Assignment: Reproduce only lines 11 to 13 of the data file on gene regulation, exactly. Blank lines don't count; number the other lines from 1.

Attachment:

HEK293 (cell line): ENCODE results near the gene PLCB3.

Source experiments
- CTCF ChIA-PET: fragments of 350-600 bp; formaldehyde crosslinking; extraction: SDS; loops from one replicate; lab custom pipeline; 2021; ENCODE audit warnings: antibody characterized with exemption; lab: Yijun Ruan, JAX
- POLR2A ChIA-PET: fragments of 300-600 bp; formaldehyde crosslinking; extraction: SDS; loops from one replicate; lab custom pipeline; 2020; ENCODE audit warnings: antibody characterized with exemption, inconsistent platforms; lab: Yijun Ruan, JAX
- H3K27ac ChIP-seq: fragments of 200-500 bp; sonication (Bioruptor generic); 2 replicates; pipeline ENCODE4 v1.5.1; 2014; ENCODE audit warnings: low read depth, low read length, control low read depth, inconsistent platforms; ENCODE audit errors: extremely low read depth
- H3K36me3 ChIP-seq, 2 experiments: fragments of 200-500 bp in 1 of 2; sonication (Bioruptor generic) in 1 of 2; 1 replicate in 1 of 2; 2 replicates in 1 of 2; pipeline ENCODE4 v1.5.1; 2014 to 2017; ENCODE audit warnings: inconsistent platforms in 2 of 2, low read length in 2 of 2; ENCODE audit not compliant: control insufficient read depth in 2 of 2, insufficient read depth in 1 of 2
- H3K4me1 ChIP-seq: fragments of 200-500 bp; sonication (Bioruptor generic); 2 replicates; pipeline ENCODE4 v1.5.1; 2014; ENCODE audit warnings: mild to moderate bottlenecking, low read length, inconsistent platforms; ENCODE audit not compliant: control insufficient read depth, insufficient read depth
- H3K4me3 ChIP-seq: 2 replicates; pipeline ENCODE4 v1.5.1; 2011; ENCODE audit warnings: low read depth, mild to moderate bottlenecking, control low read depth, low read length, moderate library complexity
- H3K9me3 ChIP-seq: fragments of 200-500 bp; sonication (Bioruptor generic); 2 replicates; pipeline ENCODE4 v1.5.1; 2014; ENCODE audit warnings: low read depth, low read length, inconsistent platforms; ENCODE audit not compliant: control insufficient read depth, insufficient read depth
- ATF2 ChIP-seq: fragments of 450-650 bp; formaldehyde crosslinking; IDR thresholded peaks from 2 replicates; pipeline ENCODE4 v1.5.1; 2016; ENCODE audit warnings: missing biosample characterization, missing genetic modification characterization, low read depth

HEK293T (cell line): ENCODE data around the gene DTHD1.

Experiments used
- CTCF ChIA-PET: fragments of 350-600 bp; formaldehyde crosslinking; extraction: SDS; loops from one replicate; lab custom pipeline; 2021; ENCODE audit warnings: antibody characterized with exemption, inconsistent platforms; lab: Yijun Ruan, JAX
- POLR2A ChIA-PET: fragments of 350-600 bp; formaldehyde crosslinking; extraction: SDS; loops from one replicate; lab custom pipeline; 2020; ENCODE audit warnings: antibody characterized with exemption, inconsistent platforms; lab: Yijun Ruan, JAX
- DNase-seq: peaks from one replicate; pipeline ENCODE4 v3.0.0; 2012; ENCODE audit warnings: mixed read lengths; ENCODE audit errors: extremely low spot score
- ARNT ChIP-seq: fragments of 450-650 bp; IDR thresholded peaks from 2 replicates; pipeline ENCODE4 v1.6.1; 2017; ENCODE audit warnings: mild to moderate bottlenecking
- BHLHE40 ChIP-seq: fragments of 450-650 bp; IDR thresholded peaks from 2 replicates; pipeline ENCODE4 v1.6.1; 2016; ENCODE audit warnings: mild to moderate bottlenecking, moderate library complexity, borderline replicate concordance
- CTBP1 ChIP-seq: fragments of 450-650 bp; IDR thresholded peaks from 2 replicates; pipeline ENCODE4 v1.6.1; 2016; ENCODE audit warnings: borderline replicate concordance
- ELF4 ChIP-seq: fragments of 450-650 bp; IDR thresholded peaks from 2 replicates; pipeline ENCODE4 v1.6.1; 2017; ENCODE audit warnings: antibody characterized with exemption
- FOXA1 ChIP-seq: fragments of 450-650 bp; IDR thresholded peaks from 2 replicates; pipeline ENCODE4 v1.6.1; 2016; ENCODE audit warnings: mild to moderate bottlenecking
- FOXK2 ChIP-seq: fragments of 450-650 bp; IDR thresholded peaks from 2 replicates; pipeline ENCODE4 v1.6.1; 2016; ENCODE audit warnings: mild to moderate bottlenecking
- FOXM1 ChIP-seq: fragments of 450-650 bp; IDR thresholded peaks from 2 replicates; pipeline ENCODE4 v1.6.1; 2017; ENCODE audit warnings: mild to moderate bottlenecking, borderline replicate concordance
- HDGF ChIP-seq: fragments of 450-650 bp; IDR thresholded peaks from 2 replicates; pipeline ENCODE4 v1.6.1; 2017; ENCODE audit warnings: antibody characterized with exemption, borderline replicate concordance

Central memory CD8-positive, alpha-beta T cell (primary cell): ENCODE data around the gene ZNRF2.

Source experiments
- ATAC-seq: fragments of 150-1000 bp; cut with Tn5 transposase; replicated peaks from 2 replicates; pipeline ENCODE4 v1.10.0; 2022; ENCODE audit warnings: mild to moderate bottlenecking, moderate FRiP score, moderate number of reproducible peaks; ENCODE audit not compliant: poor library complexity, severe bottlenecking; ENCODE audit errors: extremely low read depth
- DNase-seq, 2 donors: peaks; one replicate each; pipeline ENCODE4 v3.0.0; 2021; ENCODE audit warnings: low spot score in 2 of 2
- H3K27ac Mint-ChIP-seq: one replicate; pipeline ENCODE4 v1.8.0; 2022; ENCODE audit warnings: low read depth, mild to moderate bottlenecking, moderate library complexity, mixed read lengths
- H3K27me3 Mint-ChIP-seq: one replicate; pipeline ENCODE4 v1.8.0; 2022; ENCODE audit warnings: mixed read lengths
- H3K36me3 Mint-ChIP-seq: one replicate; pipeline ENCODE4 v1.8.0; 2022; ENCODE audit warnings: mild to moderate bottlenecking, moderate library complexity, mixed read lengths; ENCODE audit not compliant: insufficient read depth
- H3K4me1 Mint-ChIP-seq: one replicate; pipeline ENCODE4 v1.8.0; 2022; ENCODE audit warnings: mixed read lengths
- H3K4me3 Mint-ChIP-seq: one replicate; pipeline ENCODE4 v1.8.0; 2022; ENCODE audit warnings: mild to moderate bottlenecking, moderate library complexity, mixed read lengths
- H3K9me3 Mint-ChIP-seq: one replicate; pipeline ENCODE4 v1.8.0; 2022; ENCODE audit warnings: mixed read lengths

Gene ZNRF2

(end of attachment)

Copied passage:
HEK293T (cell line): ENCODE data around the gene DTHD1.

Experiments used
- CTCF ChIA-PET: fragments of 350-600 bp; formaldehyde crosslinking; extraction: SDS; loops from one replicate; lab custom pipeline; 2021; ENCODE audit warnings: antibody characterized with exemption, inconsistent platforms; lab: Yijun Ruan, JAX